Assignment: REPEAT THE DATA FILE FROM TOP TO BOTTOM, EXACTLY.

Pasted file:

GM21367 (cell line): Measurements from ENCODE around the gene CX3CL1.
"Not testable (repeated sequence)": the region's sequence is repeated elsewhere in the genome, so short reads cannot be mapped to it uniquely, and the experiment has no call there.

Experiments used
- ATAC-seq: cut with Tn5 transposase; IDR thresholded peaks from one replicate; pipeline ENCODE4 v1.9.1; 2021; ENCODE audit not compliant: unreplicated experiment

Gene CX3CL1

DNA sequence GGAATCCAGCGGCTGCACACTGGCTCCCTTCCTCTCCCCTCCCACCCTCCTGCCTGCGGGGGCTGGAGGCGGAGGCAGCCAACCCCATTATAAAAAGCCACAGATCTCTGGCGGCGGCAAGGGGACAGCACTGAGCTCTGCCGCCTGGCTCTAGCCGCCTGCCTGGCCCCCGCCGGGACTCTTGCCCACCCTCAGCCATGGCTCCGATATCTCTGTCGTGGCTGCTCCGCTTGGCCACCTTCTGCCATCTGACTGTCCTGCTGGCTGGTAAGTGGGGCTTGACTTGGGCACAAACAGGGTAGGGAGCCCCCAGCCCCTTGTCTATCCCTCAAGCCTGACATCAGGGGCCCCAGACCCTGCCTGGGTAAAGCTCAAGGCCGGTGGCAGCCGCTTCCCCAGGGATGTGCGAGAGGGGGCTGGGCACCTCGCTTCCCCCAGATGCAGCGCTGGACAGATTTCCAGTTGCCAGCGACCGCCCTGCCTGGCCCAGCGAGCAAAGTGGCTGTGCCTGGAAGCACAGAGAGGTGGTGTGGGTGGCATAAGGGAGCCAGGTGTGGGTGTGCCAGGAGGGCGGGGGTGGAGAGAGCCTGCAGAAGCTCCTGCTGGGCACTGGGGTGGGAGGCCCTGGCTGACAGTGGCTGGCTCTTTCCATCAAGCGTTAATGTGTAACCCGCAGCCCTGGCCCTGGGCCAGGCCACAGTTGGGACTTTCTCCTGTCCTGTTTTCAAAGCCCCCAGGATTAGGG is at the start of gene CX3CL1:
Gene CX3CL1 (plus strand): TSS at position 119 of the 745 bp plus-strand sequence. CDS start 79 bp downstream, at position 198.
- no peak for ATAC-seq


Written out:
GM21367 (cell line): Measurements from ENCODE around the gene CX3CL1.
"Not testable (repeated sequence)": the region's sequence is repeated elsewhere in the genome, so short reads cannot be mapped to it uniquely, and the experiment has no call there.

Experiments used
- ATAC-seq: cut with Tn5 transposase; IDR thresholded peaks from one replicate; pipeline ENCODE4 v1.9.1; 2021; ENCODE audit not compliant: unreplicated experiment

Gene CX3CL1

DNA sequence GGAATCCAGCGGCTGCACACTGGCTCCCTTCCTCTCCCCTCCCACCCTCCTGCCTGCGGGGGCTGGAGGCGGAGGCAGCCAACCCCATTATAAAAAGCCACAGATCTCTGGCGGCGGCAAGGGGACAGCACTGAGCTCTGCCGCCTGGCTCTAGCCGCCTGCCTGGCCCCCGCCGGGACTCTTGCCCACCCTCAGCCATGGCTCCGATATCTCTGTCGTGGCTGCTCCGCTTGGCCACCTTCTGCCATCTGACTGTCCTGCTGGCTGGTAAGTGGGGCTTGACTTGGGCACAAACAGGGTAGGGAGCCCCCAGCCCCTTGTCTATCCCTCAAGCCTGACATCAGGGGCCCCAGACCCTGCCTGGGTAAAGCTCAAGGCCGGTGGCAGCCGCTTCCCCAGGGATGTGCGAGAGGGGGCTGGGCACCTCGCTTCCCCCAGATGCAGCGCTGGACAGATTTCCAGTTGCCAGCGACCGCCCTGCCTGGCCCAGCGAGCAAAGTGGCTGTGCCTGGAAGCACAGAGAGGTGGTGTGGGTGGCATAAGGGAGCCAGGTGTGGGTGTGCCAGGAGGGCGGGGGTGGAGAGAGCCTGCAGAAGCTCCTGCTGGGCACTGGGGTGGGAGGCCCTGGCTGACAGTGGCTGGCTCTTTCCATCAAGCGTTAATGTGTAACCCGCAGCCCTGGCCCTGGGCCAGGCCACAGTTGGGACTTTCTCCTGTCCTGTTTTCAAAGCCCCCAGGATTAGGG is at the start of gene CX3CL1:
Gene CX3CL1 (plus strand): TSS at position 119 of the 745 bp plus-strand sequence. CDS start 79 bp downstream, at position 198.
- no peak for ATAC-seq